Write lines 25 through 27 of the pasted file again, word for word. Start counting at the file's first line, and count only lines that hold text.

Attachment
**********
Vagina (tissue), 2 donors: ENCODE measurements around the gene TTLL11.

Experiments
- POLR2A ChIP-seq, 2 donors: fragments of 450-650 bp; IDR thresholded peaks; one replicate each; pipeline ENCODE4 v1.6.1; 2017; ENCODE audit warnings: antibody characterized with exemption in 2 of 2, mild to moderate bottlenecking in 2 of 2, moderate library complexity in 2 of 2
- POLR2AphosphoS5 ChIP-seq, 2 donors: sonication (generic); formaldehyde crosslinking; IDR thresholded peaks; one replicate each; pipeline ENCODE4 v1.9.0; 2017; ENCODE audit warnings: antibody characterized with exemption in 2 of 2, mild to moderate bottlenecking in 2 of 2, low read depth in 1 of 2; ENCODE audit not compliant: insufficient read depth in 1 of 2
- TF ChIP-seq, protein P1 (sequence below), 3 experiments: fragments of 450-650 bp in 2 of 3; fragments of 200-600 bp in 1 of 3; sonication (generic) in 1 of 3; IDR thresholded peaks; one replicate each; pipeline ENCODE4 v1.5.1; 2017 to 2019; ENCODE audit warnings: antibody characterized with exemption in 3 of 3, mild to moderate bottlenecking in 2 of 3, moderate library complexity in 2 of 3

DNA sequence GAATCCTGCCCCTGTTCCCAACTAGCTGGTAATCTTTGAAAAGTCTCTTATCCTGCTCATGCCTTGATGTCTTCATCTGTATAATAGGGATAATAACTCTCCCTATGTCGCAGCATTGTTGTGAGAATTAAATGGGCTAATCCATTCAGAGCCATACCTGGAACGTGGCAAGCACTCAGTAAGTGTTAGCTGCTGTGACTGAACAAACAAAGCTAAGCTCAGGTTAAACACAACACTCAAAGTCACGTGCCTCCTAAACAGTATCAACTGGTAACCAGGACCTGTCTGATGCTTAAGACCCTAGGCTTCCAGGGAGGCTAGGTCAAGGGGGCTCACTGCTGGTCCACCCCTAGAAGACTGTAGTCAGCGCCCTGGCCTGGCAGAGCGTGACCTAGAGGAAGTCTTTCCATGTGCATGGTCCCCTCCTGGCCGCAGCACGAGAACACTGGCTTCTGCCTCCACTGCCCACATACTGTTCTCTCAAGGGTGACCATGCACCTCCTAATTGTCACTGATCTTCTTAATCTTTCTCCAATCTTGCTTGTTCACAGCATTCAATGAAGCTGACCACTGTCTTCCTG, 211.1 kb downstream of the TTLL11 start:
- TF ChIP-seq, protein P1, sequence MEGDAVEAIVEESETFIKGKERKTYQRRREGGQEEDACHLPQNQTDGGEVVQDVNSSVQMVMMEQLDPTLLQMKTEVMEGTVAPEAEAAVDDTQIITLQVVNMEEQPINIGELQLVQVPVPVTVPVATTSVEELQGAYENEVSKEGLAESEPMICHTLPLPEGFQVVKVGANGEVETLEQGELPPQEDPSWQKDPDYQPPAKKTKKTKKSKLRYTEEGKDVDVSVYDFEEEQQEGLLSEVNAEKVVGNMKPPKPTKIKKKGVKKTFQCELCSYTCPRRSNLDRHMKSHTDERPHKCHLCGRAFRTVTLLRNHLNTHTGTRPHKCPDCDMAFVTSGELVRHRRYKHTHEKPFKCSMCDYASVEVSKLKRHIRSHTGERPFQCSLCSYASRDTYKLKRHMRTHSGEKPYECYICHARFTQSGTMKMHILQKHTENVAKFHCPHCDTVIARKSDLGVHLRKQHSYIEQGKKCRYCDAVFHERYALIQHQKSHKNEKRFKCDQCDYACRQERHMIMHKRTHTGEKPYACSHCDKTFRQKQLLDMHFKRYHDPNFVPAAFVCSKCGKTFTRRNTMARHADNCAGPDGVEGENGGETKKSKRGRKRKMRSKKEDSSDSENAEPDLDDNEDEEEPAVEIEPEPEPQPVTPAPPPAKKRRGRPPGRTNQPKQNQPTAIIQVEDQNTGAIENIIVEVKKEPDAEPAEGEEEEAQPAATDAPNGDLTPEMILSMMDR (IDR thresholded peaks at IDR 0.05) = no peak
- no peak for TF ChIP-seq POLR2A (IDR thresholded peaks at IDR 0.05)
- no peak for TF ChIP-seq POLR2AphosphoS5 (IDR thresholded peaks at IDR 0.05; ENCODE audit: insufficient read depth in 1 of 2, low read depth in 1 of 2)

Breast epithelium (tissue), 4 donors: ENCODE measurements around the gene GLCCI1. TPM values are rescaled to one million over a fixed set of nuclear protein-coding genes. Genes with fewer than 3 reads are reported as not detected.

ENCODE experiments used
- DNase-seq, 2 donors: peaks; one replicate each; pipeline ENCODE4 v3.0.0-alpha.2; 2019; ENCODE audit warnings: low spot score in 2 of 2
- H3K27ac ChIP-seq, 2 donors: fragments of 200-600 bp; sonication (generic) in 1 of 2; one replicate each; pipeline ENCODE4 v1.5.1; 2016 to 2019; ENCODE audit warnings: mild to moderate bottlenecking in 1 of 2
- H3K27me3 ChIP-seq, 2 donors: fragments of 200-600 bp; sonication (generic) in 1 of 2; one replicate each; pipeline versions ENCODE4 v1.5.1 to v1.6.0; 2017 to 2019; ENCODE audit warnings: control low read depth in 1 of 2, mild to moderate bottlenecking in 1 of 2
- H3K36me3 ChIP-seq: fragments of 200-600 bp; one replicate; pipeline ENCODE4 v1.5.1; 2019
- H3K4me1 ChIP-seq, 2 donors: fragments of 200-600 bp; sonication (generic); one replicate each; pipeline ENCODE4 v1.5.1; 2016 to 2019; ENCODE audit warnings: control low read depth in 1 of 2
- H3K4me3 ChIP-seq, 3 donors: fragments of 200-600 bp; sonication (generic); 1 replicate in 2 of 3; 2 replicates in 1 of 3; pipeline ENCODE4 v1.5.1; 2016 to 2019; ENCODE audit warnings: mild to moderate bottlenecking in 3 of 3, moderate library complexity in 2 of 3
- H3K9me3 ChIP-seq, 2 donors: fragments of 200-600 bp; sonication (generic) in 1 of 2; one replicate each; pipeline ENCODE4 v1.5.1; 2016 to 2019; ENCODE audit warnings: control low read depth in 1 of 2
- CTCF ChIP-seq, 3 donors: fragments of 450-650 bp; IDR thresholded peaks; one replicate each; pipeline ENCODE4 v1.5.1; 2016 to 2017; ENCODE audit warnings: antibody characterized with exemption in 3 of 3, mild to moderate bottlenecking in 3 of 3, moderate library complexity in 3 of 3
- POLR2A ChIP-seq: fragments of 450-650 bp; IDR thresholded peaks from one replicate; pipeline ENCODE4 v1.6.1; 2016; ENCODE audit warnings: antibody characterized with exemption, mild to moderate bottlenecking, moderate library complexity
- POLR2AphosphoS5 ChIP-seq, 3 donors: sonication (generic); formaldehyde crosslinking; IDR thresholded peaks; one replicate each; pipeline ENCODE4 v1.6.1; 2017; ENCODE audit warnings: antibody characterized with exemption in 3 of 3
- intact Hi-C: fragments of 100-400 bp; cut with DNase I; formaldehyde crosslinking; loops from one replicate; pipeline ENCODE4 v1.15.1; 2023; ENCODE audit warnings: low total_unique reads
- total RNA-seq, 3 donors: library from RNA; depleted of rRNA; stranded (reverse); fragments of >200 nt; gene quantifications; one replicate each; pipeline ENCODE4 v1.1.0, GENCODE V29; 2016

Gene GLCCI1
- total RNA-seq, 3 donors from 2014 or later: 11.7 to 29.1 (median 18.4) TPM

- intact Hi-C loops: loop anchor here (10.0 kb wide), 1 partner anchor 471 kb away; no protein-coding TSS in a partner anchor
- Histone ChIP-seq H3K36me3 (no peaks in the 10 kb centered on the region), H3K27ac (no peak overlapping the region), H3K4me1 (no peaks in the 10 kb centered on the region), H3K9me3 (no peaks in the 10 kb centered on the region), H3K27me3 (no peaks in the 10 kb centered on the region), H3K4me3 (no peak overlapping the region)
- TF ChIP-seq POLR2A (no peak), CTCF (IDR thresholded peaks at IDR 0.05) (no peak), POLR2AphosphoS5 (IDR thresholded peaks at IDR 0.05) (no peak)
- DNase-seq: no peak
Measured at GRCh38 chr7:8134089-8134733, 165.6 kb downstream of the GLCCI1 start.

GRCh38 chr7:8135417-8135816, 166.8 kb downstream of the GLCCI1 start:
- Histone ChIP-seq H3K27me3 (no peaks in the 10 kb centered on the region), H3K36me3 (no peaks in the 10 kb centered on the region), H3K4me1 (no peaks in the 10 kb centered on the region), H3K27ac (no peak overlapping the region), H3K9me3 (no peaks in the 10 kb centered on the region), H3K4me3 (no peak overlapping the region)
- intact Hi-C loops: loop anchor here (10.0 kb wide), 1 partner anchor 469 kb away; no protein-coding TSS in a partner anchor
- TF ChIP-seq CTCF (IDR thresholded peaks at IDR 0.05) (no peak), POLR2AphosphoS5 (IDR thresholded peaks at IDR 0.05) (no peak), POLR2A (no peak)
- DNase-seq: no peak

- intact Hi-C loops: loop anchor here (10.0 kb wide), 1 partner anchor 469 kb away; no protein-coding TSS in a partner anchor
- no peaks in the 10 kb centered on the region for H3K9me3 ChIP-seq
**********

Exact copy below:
- total RNA-seq, 3 donors from 2014 or later: 11.7 to 29.1 (median 18.4) TPM

- intact Hi-C loops: loop anchor here (10.0 kb wide), 1 partner anchor 471 kb away; no protein-coding TSS in a partner anchor
- Histone ChIP-seq H3K36me3 (no peaks in the 10 kb centered on the region), H3K27ac (no peak overlapping the region), H3K4me1 (no peaks in the 10 kb centered on the region), H3K9me3 (no peaks in the 10 kb centered on the region), H3K27me3 (no peaks in the 10 kb centered on the region), H3K4me3 (no peak overlapping the region)